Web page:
Nevertheless, he was willing to take this risk i n the cause of spreading brotherly
Significantly, we find the same pattern followed by the Baal Shem Tov at the birth of
the chassidic movement. First he became involved w i t h the people's material needs,
seeking to provide them with means of making a livelihood. Only then did he begin
to reveal the teachings of Chassidus. See HaTamim, Issue 2, p. 44.
Though Aharon reached out to these individuals and tried to accommodate them to
the fullest degree possible, his efforts were centered on "drawing them near to the
Torah," and not (G-d forbid) drawing the Torah near to them. His willingness to
extend himself involved no compromise of principle.
Igros Kodesh (Letters) of the Rebbe Rayatz, Vol. I , p. 617.
Sukkos 83

Lechat'chilah ariber: "People say, 'If you can't crawl under, try
to climb over.' A n d I say, 'From the outset, climb right over
the top!' " Apparent difficulties are waiting to be taken confi¬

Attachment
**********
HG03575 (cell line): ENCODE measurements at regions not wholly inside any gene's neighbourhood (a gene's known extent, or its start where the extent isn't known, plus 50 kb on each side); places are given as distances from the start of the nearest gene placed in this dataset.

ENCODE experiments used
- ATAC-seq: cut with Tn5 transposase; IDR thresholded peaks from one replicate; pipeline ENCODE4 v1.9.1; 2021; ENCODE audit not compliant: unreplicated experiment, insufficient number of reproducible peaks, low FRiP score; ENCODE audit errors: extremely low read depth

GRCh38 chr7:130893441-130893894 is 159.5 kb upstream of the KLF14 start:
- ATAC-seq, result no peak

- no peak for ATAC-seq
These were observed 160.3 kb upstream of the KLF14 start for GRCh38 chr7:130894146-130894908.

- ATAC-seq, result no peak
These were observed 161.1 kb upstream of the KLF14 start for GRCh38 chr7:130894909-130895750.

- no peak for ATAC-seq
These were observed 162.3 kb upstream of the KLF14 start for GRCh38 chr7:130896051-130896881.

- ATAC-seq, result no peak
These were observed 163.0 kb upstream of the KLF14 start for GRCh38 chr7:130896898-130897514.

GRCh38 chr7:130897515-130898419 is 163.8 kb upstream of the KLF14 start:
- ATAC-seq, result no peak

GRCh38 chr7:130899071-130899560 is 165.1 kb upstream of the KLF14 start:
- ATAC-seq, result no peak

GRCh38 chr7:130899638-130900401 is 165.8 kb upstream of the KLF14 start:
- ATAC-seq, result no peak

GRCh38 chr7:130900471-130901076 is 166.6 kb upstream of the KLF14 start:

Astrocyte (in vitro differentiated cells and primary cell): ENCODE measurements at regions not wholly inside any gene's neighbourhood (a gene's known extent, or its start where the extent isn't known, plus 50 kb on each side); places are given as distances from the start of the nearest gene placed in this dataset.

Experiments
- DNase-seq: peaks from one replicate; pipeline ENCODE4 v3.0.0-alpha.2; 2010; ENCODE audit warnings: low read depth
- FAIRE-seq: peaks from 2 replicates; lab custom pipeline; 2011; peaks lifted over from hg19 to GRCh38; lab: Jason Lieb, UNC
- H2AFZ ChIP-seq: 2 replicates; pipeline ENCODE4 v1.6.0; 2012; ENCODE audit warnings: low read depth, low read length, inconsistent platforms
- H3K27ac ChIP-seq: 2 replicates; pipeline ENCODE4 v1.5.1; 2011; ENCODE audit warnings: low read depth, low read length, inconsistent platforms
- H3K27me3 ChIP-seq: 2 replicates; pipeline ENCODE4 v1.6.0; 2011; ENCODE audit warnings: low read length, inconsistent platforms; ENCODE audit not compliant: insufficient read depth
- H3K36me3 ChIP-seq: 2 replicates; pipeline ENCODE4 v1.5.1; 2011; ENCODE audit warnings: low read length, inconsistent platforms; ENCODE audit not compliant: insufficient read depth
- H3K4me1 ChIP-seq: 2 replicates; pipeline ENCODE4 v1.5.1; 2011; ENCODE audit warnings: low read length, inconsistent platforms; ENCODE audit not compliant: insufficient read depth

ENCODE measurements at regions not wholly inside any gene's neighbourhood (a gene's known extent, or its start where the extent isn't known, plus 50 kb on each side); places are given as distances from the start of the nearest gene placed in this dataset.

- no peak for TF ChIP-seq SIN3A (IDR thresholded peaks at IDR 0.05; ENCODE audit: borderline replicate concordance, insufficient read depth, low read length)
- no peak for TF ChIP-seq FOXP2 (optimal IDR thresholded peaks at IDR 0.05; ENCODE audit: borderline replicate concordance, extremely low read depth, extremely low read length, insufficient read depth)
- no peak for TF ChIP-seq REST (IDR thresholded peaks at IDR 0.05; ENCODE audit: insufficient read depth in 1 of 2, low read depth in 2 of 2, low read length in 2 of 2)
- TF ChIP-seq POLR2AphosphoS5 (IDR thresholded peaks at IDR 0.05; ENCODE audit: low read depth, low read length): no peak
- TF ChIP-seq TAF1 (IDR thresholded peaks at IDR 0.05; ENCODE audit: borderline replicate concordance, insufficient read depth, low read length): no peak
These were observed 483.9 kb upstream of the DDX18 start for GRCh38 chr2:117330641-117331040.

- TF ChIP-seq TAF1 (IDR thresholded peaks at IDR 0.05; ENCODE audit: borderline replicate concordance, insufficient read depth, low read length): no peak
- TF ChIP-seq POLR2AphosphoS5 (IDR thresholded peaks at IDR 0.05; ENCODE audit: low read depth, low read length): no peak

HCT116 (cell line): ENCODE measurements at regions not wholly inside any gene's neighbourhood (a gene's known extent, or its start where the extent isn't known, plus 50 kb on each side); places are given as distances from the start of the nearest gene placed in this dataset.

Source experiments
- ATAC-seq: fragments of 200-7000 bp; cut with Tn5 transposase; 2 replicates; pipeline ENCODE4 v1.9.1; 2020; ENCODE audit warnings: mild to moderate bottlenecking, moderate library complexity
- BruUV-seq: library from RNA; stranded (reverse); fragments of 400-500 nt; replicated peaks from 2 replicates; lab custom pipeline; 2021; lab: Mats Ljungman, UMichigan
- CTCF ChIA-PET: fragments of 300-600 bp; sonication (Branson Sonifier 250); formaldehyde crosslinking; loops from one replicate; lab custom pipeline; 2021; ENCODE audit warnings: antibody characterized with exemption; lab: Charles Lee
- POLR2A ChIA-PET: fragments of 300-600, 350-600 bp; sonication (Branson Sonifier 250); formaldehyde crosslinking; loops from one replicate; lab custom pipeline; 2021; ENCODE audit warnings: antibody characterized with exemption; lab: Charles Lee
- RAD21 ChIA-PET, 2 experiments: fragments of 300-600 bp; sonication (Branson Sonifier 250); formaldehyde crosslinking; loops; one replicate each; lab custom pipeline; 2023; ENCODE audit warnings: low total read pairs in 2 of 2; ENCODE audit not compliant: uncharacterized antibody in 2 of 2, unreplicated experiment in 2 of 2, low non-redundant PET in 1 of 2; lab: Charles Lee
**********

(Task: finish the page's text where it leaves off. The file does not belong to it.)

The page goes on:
dently by the horns and overcome.
This is not a theoretical concept, but a truth that can be
practically applied — as witness the life of Yosef, who rose
from imprisoned slave to viceroy of Egypt.
The lessons of Yosef's life are relevant to everyone.
Though we are i n exile, no individual should feel hampered
or handicapped. We have the potential for the highest levels
of achievement i n spiritual matters, and this spiritual success
may even be reflected i n the advancement of our material

The Guests of the Seventh Day: King David and the

Rebbe Rashab
The attribute shared by the Ushpizin of the seventh day is
royalty, the ultimate expression of which w i l l come i n the Era
of the Redemption. King David is particularly identified with
royalty, for "once David was anointed, he acquired the crown
of kingship, which [thereafter] belongs to h i m and his male
descendants forever." Similarly, King David is identified